| Massive a la Southwest
I chose the Southwest slope route fully aware that it was a climber’s trail and in retrospect this added a measure of adventure to my hike that made it all the more memorable. I could’ve probably made it all the way to the North Halfmoon Creek trailhead in my Civic but chose to park by the side of the 4WD road just before the 110J junction. The last 2 miles up to that point were mostly a non-issue with only a couple of spots requiring just that extra measure of caution to navigate.
Trudging up the gentle 4WD road to the trailhead, I was surprised by the power of the creek running alongside.
The trail meandered gently through the woods and gave no indication of the brutality of the ascent yet to come.
Gentle trail through the woods
Just over a mile into the hike, the trail crossed the creek for the last time as it emerged out of the dense forest.
Last creek crossing
Still a good bit below treeline, I got my first glimpse of the southernmost tip of the lower southwest slopes.
As the trail continued to weave into a grassy meadow ahead, I kept my eyes peeled for the junction that would mark the climber’s trail leading up the steep southwest slopes. As it turned out, there was no way to miss it!
The trail going straight continued to the North Halfmoon lakes, itself a nice hike, and the one going right (north) would be my first introduction to the seriousness of this climb!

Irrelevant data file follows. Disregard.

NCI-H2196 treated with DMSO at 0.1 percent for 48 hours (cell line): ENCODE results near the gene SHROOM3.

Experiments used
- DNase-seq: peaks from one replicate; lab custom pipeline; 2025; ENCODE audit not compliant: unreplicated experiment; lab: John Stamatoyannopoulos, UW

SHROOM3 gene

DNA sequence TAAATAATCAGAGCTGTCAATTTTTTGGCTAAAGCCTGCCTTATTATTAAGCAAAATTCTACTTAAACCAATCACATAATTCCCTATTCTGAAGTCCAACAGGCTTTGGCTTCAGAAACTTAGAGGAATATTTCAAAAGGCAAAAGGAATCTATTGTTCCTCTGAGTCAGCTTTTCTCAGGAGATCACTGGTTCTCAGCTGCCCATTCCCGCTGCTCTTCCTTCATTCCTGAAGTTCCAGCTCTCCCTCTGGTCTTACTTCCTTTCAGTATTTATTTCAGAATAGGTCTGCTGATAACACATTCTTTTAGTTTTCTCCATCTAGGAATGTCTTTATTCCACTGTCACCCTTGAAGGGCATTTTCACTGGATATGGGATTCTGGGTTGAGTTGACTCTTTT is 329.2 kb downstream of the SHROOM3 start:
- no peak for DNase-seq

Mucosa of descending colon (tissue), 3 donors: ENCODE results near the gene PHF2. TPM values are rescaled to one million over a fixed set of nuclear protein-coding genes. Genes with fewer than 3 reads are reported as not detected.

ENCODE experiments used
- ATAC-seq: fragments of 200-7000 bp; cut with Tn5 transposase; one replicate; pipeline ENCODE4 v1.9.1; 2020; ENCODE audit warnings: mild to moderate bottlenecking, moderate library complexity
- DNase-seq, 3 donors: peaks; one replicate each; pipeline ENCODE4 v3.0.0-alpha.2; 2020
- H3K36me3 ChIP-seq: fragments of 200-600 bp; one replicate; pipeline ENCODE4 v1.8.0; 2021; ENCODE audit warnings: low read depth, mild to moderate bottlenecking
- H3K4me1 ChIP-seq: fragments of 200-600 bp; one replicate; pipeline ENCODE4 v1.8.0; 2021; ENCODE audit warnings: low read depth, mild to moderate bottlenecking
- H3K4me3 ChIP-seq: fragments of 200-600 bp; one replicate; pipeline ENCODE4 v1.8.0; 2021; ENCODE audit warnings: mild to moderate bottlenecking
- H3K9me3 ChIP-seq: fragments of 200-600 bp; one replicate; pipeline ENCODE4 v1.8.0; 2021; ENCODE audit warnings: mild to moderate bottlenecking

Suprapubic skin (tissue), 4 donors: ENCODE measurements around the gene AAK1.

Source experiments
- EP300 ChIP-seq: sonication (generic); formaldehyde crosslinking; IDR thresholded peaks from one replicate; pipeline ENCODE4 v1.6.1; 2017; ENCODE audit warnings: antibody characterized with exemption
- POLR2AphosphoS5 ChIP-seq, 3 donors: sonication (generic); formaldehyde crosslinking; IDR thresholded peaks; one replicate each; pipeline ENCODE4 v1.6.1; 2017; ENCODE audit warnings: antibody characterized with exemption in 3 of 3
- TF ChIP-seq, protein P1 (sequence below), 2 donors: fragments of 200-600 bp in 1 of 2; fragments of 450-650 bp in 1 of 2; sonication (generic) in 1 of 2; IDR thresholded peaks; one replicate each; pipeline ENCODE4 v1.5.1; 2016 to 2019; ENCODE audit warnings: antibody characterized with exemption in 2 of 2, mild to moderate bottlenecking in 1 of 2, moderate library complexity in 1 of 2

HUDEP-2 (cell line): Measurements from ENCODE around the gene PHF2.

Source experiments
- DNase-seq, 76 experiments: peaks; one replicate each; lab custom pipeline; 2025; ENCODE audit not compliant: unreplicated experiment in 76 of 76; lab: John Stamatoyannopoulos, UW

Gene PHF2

As I started the ascent up the still well-marked trail, I soon hit the lower boulder field.
Small boulder field
Still on course, I climbed steadily up to the next larger boulder field, now only a few hundred feet below the last of the hardy pines.
Large boulder field
Somewhere at this point, I lost the trail and the term “climber’s trail” began to take on a new meaning. I must confess now that I took these pictures on my way down and, climber’s trail or not, I didn’t as much as stray one step off route the entire downhill hike. Unfortunately, that wasn’t the case on my ascent and these pictures don’t quite document that, but that may be just as well!
I climbed for the next 30 minutes over the relentless southwest slope bereft of all switchbacks and with nothing other than my “internal” navigator for guidance, which admittedly wasn’t all that accurate on this day! I knew I had to gain the large ridge that loomed in front of me and seemed to get more imposing the higher I climbed.
Steep southwest slope
As I struggled to maintain my balance on the steep slope, I decided to relegate my hiking pole to the backpack and started to use to my hands to grab rocks and whatever I could find to maintain my forward momentum. It is not often on fourteener hikes that your lungs will start to outpace your legs but on this pitch, that’s exactly what happened as my calves began to labor under the strain of ascending that brutal slope. The majesty of the view behind me to the southwest held no reward as I started to wonder if I would end up at a point on the ridge too far from the summit to make an attempt at the peak.